Confronting unemployment rates for individuals with disabilities


Individuals with disabilities have been historically underserved, underrepresented, and the programs to address their needs underfunded.

According to the National Bureau of Labor Statistics the national unemployment rate for individuals with disabilities is nearly twice that of those without disabilities and their workforce participation is nearly three times less. Note: This is accounting for only the noninstitutional population of ages 16 or older. Due to lack of employment opportunities and disproportionately high costs of living, over 1 in 4 individuals with disabilities live in poverty.

Individuals with disabilities face barriers to employment that range from misconceptions of their true abilities to fears that accommodations would pose too high of a financial burden to the company. Therefore, many employers simply refuse to hire individuals with disabilities. The fact is however, that many individuals with disabilities are highly capable and the majority of accommodations could be made at minimal to no cost.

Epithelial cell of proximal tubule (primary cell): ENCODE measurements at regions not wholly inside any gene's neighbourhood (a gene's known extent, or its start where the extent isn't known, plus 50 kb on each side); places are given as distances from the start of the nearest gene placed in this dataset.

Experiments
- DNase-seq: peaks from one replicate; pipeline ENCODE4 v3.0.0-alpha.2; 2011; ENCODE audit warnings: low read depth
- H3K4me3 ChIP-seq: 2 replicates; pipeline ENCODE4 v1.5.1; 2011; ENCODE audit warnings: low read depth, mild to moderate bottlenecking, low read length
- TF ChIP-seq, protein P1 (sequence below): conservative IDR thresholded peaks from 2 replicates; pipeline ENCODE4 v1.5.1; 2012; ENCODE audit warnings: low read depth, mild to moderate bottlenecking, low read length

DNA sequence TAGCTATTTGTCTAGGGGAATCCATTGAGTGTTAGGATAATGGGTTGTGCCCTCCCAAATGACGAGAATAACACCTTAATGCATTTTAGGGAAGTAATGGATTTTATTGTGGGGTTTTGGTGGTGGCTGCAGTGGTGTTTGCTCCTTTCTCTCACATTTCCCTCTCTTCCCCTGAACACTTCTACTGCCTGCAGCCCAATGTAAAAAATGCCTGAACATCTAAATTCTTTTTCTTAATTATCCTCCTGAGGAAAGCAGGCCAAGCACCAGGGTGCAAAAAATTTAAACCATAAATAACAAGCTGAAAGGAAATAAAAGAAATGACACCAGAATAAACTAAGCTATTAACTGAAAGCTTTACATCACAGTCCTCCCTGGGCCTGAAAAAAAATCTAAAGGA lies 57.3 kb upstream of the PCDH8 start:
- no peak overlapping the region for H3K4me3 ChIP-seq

In 2006 St. Paul set a disability hiring goal of 10%, but a recent Minnesota Public Radio article exposed that less than 1% of employees identify as disabled. Despite establishing the goal St. Paul did not collect data and was unaware of just how short it had really fallen until last year.

Thankfully, this general trend has begun to change and disability advocates have applauded some recent employment policy devleoments in Minnesota. In St. Paul, a committee will report in the fall on how to redirect focus to include individuals with disabilities into the workforce. Likewise, the University of Minnesota has increased its goal to contract businesses owned by individuals with disabilities by 3%. In addition, the Minnesota State Legislature recently passed a bill directing an additional $2 million to aid individuals with disabilities in employment opportunities.

There is still a lot more work to be done before individuals with disabilities will be offered equal employment opportunity, but these recent changes are certainly a step in the right direction.